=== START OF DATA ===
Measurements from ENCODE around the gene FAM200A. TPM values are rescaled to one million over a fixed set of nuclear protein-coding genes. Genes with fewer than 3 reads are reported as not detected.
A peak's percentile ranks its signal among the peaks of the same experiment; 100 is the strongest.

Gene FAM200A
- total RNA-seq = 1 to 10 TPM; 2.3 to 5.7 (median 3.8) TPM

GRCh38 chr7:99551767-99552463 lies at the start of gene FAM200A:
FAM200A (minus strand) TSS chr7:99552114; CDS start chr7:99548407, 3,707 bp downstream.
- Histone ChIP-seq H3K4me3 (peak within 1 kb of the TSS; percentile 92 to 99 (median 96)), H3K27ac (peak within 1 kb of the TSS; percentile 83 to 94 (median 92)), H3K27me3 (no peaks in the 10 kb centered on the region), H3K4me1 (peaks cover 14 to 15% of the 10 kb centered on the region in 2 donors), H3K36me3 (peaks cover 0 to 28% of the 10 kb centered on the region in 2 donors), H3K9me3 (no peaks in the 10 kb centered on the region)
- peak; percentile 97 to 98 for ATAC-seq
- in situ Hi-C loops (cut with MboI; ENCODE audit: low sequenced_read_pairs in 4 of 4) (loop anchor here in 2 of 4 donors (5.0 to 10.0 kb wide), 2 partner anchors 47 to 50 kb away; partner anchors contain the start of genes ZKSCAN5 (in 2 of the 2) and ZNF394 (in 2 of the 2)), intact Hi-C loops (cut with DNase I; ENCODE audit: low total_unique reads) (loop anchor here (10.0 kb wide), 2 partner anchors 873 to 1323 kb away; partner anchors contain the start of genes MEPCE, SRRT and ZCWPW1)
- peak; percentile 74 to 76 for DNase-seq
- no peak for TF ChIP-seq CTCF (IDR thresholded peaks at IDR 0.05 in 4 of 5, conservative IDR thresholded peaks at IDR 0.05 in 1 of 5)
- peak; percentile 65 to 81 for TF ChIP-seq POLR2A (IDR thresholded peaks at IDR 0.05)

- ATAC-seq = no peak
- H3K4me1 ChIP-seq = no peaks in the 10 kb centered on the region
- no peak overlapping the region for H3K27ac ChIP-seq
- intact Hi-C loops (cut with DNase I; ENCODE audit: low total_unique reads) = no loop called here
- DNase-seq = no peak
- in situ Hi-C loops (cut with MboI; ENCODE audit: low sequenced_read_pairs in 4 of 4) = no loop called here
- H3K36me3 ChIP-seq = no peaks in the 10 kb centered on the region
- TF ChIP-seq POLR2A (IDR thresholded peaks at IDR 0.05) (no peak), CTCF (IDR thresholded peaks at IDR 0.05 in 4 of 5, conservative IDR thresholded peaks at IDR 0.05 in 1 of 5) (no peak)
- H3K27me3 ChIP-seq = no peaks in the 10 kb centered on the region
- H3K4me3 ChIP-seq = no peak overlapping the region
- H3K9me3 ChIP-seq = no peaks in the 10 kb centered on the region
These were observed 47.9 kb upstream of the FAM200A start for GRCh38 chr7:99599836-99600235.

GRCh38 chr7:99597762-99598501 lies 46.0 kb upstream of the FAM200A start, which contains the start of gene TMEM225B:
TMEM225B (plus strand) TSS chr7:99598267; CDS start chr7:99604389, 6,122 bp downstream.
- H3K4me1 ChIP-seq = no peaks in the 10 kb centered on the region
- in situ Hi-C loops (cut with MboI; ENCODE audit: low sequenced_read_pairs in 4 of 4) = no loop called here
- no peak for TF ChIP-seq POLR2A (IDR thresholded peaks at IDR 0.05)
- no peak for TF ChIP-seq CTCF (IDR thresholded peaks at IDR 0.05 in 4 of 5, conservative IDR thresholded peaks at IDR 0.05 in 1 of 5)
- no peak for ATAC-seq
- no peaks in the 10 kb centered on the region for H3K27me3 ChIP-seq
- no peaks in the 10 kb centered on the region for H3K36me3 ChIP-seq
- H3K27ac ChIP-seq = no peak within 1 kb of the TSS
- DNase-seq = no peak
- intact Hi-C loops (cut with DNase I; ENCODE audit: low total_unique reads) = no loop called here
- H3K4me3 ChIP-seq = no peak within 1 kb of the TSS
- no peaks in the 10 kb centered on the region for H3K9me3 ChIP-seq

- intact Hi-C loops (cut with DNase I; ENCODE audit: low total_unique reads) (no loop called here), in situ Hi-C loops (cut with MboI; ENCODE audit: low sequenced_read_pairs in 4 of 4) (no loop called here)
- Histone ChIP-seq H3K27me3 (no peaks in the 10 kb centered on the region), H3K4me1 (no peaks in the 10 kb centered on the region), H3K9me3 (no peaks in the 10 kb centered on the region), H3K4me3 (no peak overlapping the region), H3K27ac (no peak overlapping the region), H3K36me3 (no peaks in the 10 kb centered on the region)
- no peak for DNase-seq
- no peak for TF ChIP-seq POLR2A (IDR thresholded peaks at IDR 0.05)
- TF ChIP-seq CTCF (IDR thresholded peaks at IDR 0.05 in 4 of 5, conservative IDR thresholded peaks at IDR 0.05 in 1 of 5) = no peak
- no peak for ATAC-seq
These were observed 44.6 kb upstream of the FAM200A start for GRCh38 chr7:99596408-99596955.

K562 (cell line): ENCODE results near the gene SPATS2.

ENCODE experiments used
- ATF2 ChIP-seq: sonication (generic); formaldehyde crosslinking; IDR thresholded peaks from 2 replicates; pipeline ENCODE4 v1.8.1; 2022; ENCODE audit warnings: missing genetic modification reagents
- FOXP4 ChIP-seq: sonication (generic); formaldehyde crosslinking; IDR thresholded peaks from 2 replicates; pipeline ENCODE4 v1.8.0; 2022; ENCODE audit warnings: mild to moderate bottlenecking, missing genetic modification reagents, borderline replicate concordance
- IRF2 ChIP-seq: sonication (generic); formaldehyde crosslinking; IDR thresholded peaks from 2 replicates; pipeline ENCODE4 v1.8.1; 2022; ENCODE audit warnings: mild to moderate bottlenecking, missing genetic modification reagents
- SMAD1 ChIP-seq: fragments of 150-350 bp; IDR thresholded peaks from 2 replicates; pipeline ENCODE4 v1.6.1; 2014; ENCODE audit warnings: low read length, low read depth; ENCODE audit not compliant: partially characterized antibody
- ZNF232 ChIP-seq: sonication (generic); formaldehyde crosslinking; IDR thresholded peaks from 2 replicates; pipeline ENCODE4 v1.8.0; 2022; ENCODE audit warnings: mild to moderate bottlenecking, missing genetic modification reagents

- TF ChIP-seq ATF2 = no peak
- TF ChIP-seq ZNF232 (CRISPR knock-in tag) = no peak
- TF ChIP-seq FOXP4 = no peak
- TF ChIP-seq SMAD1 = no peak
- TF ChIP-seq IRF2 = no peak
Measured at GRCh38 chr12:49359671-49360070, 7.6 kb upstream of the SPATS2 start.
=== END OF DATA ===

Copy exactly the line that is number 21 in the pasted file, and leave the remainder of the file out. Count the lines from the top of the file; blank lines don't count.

- H3K27me3 ChIP-seq = no peaks in the 10 kb centered on the region